Watch for signs that baby has had enough (turning head away, avoiding eye contact, starting to fuss etc) and keep an eye on how long she’s been awake. A newborn aged 4 weeks may only be able to stay awake an hour and may take 45 minutes to feed. Which leaves very little time to do anything else, and that’s totally fine. A few minutes of extra stimulation once or twice a day will be enough.
Wondering how to figure out just how long your baby can stay awake? This baby awake times post has you covered.
Need more on how to spot when baby is becoming overstimulated? Check out this baby cues post.
2. Give baby complete freedom of movement on her back regularly
A newborn needs some time every day to get used to the newfound freedom of the outside world. So, although when fussy, irritable or tired, you want to restrict movement (by swaddling or a close hold), when baby is calm and content it’s important to allow this movement. This facilitates the development of muscle tone, balance and coordination.
For this reason, you also want to limit the use of car seats. As long as she’s calm and content, let that baby move!
3. Try a few minutes of tummy time every day
Since a newborn spends so much time being held and should sleep on her back (as per the ‘back to sleep’ campaign), it’s important that baby has some tummy time every day, to get all those neck and back muscles working. Ultimately this is preparing your baby to crawl. More on the importance of tummy time here.
If your baby doesn’t like tummy time (and many don’t) then try having her on her front on your lap. Alternatively, lie on your back and have her on your chest. She’ll enjoy trying to stretch up and peer into your eyes. You can encourage this further by talking to her.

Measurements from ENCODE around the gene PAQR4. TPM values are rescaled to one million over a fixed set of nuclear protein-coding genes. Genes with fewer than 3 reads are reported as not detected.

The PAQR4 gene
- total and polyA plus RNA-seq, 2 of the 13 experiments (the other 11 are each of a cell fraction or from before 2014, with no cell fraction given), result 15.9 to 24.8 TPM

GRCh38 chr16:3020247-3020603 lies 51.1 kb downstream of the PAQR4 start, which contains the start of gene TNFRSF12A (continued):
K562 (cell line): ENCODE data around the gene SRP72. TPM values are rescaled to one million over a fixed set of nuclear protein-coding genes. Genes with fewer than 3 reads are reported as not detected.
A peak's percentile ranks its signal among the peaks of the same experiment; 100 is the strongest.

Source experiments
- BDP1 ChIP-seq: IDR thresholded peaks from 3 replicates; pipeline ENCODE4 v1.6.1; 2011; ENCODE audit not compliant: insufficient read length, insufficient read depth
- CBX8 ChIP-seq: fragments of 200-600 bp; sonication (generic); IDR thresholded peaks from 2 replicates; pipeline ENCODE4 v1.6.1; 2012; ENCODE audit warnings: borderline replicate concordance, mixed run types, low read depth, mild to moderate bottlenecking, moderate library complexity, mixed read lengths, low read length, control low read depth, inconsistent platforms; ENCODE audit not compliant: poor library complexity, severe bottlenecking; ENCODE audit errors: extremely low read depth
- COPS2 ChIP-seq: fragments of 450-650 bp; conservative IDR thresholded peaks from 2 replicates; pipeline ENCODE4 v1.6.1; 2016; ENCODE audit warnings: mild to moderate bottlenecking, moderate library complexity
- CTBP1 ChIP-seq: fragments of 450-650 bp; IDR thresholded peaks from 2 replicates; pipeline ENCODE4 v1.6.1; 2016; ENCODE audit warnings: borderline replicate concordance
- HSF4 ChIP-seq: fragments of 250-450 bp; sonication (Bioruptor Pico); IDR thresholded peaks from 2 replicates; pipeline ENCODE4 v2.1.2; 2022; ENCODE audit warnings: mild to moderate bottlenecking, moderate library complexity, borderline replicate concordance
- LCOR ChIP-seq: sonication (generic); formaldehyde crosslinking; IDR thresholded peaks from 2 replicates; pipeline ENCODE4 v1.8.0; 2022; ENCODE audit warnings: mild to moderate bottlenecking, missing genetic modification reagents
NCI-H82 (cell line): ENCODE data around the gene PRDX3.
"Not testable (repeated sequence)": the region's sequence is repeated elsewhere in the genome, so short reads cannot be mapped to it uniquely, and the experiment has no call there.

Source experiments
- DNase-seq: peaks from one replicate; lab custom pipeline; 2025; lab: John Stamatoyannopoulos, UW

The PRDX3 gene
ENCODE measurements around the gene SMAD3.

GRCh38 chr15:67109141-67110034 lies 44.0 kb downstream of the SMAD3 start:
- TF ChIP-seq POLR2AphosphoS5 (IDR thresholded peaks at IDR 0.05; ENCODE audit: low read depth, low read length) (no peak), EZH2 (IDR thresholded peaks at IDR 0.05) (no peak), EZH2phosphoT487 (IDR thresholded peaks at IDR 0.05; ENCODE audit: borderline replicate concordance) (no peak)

BATHTIME TIPS – for a fuss-free newborn
Some babies love bathing. Some, not so much. Which may seem strange at first, having been submerged in fluid in the womb. But when you think about it, a baby bath is quite a different experience. Again, think of all that freedom your newborn now has with those flailing arms and legs (hence tip no. 5 below).
Luckily in the first few weeks bathing baby every day is absolutely not a necessity, although it can work wonders to cement a good bedtime routine.
So here are some tips for both babies that do like to bath as well as some specifically for those that don’t:
1. Make sure the room is warm
Warm enough for baby to feel comfortable when naked, for all the pre and post-bath admin (drying, dressing etc).
2. Avoid harsh lighting
Try to minimize any bright or harsh bathroom lighting if possible – a table lamp outside the bathroom might be better than the bathroom light. Or perhaps try putting the baby bath in a room with more relaxing lighting.
3. Short and sweet is best
Newborns tire easily, especially to new sensory experiences, and can’t stay awake very long.
4. Know when to skip bath time altogether
If you’re short on time and baby is already getting tired and fussy, then skip bathtime altogether.
5. Let baby kick around naked before bath
While you’re getting everything ready, strip baby of her clothes and diaper and let her have complete freedom to move and kick her legs and arms. As per tip #3 under ‘awake time tips’ this gets the muscles working.
6. Talk to your baby
To help your baby feel calm and secure.
7. Bath baby swaddled
If baby doesn’t like bathing, try swaddling her in a thin muslin first or try bathing with a washable wipe lying on her tummy. This can really help baby feel secure, just as swaddling helps baby for sleeps and for wind-down (which we’re coming to).
8. Bath with baby
Another one for a baby who’s not keen on bathing is to get in the bath with them (not the baby bath, silly!). Lie in a shallow bath with your baby tummy-to-tummy then gently squeeze water over her back. The skin-to-skin contact will be very reassuring and will get your baby used to the sensation of water running on her skin.
9. Heat that towel
With a heated towel rail or by throwing it in the drier so it’s toasty warm for baby after bath. You can even do the same with baby’s jammies.
10. Try some baby massage
Massage provides deep pressure touch that is both calming and stimulating. It’s great for bonding and will also help your baby become aware of her own body, the first step in developing spatial perception.
DRESSING BABY TIPS – including clothes care